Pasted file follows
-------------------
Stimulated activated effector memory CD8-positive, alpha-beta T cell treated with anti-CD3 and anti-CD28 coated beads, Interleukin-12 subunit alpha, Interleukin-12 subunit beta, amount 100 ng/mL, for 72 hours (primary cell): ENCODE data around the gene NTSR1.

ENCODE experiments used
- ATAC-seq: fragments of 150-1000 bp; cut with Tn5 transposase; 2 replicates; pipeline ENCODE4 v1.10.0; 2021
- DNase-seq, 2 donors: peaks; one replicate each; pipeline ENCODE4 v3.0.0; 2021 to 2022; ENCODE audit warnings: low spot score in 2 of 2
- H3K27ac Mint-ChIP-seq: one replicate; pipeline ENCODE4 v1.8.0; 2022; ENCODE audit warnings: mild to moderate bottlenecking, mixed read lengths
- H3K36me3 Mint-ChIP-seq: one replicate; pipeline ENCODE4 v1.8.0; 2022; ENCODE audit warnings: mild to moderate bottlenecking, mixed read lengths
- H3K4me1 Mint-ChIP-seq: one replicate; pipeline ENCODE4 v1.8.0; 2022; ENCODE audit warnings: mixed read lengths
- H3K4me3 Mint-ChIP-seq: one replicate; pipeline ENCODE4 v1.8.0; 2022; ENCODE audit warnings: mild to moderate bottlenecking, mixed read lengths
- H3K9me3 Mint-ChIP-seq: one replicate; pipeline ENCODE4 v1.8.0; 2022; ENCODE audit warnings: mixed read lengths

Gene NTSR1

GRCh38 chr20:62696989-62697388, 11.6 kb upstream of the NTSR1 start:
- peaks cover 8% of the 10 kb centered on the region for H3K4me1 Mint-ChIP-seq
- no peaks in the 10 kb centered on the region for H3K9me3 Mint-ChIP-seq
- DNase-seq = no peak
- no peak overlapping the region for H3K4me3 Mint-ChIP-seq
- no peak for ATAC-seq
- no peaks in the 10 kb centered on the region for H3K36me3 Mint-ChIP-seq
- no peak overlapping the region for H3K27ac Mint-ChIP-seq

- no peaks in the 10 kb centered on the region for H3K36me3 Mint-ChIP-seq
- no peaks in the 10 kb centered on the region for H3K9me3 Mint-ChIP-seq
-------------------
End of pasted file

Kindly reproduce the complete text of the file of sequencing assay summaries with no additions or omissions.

Stimulated activated effector memory CD8-positive, alpha-beta T cell treated with anti-CD3 and anti-CD28 coated beads, Interleukin-12 subunit alpha, Interleukin-12 subunit beta, amount 100 ng/mL, for 72 hours (primary cell): ENCODE data around the gene NTSR1.

ENCODE experiments used
- ATAC-seq: fragments of 150-1000 bp; cut with Tn5 transposase; 2 replicates; pipeline ENCODE4 v1.10.0; 2021
- DNase-seq, 2 donors: peaks; one replicate each; pipeline ENCODE4 v3.0.0; 2021 to 2022; ENCODE audit warnings: low spot score in 2 of 2
- H3K27ac Mint-ChIP-seq: one replicate; pipeline ENCODE4 v1.8.0; 2022; ENCODE audit warnings: mild to moderate bottlenecking, mixed read lengths
- H3K36me3 Mint-ChIP-seq: one replicate; pipeline ENCODE4 v1.8.0; 2022; ENCODE audit warnings: mild to moderate bottlenecking, mixed read lengths
- H3K4me1 Mint-ChIP-seq: one replicate; pipeline ENCODE4 v1.8.0; 2022; ENCODE audit warnings: mixed read lengths
- H3K4me3 Mint-ChIP-seq: one replicate; pipeline ENCODE4 v1.8.0; 2022; ENCODE audit warnings: mild to moderate bottlenecking, mixed read lengths
- H3K9me3 Mint-ChIP-seq: one replicate; pipeline ENCODE4 v1.8.0; 2022; ENCODE audit warnings: mixed read lengths

Gene NTSR1

GRCh38 chr20:62696989-62697388, 11.6 kb upstream of the NTSR1 start:
- peaks cover 8% of the 10 kb centered on the region for H3K4me1 Mint-ChIP-seq
- no peaks in the 10 kb centered on the region for H3K9me3 Mint-ChIP-seq
- DNase-seq = no peak
- no peak overlapping the region for H3K4me3 Mint-ChIP-seq
- no peak for ATAC-seq
- no peaks in the 10 kb centered on the region for H3K36me3 Mint-ChIP-seq
- no peak overlapping the region for H3K27ac Mint-ChIP-seq

- no peaks in the 10 kb centered on the region for H3K36me3 Mint-ChIP-seq
- no peaks in the 10 kb centered on the region for H3K9me3 Mint-ChIP-seq